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All comfort, joy, in this most gracious lady,
What is her name?
Thank you, good lord archbishop;
Stand up, lord.
[The King kisses the child. With this kiss take my blessing: God protect thee! Into whose hands I give thy life.
K. Hen. My noble gossips, ye have been too prodigal:
I thank ye heartily; so shall this lady,
When she has so much English.
Shall still be doubled on her: truth shall nurse her,
Her foes shake like a field of beaten corn,
And hang their heads with sorrow: Good grows with her:
In her days, every man shall eat in safety
, From her shall read the perfect ways of honour, And by those claim their greatness, not by blood. [Nor* shall this peace sleep with her: But as when The bird of wonder dies, the maiden phoenix, Her ashes new create another heir,
As great in admiration as herself;
So shall she leave her blessedness to one,
(When Heaven shall call her from this cloud of dark. ness),
Who, from the sacred ashes of her honour,
That were the servants to this chosen infant,
Shall see this, and bless Heaven.
K. Hen. Thou speakest wonders. Cran. She shall be, to the happiness of England, An aged princess; many days shall see her, And yet no day without a deed to crown it. 'Would I had known no more! but she must die, She must, the saints must have her; yet a virgin, A most unspotted lily shall she pass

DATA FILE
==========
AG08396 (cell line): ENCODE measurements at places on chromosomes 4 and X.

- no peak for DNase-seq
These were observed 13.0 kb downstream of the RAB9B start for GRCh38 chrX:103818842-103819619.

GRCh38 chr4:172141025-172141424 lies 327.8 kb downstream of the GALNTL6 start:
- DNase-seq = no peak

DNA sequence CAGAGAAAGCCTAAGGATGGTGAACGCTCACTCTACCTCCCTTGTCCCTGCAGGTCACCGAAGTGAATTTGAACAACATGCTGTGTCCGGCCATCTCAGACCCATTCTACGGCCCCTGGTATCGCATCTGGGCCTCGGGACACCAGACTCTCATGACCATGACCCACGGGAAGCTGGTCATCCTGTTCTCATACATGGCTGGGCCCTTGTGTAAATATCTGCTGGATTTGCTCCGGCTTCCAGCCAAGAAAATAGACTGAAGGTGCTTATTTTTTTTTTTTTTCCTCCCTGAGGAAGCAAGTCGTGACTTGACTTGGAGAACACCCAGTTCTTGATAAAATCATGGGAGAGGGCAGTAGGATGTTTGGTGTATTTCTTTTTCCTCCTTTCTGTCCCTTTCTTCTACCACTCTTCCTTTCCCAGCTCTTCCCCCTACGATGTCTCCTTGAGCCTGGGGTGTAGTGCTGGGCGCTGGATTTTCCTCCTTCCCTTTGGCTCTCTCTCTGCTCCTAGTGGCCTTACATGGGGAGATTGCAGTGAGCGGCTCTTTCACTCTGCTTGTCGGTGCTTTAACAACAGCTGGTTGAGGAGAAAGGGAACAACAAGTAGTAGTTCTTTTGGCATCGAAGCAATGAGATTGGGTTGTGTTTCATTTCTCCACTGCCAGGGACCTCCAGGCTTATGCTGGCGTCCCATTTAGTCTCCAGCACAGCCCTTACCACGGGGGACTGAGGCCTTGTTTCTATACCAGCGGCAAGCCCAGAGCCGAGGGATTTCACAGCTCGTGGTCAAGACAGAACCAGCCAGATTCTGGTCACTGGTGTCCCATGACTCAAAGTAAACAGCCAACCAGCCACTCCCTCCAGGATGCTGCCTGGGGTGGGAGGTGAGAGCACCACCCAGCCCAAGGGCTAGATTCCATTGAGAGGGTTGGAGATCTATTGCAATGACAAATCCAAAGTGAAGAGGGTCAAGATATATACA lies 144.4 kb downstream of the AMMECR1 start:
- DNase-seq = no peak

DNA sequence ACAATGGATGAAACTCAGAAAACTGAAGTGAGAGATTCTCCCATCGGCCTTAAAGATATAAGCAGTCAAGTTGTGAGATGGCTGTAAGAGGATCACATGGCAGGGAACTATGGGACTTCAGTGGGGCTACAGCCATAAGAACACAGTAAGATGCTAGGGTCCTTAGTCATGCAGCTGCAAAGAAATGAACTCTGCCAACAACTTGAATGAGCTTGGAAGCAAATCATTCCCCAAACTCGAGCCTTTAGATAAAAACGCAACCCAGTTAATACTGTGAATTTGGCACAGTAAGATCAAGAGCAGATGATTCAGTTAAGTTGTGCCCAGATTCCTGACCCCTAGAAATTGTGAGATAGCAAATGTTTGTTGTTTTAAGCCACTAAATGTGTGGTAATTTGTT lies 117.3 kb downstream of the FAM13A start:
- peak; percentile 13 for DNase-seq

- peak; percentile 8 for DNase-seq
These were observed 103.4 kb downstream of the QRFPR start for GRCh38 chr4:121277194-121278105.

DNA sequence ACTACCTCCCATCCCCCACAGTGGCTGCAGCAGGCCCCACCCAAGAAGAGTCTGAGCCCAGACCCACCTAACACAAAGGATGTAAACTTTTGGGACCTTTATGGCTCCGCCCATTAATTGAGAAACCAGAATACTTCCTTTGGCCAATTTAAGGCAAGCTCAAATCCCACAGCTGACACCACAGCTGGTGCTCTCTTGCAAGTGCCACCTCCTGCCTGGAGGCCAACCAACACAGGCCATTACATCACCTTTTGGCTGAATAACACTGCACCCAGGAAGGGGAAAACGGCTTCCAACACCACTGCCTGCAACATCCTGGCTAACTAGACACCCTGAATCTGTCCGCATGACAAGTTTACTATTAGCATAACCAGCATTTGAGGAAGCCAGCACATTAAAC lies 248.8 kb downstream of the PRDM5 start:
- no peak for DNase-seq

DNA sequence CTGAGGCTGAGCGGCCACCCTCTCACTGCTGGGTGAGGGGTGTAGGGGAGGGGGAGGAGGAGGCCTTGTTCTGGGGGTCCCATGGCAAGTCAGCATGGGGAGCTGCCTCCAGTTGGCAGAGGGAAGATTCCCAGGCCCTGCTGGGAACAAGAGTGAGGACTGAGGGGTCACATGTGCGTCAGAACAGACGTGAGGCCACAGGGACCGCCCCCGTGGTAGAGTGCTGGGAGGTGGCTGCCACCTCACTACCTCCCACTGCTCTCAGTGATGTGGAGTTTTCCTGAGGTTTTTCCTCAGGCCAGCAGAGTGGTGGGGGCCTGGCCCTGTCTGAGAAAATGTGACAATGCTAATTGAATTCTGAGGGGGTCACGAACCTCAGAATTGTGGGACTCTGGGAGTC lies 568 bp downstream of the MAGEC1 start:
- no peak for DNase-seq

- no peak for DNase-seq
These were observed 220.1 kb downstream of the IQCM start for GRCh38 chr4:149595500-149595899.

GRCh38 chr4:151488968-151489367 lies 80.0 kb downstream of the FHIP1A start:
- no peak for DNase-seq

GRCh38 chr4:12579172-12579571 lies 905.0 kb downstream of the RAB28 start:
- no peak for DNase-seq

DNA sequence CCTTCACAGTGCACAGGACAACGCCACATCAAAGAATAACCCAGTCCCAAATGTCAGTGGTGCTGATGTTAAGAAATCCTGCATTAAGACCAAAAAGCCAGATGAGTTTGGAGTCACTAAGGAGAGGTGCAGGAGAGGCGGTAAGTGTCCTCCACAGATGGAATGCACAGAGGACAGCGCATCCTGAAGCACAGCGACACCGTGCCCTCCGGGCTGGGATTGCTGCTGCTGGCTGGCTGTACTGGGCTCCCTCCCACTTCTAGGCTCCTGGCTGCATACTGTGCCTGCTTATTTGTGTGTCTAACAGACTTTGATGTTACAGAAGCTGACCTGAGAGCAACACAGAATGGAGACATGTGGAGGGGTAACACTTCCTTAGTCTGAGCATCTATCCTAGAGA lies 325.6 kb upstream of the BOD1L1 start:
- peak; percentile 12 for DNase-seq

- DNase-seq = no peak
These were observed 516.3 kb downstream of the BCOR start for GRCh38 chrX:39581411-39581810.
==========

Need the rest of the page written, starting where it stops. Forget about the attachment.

To the ground, and all the world shall mourn her.
Thou hast made me now a man; never, before
*This and the following seventeen lines were probably written by B. Jonson, after the accession of king James.
I thank ye all,-To you, my good lord mayor,
Ye must all see the queen, and she must thank ye,
"TIS ten to one, this play can never please
The play of Henry the Eighth is one of those which still keeps possession of the stage by the splendour of its pageantry. The coronation, about forty years ago, drew the people together in multitudes for a great part of the winter. Yet pomp is not the only merit of this play. The meek sorrows, and virtuous distress, of Katharine, have furnished some scenes, which may be justly numbered among the greatest efforts of tragedy. But the genius of Shakspeare comes in and goes out with Katharine. Every other part may be easily conceived and easily written.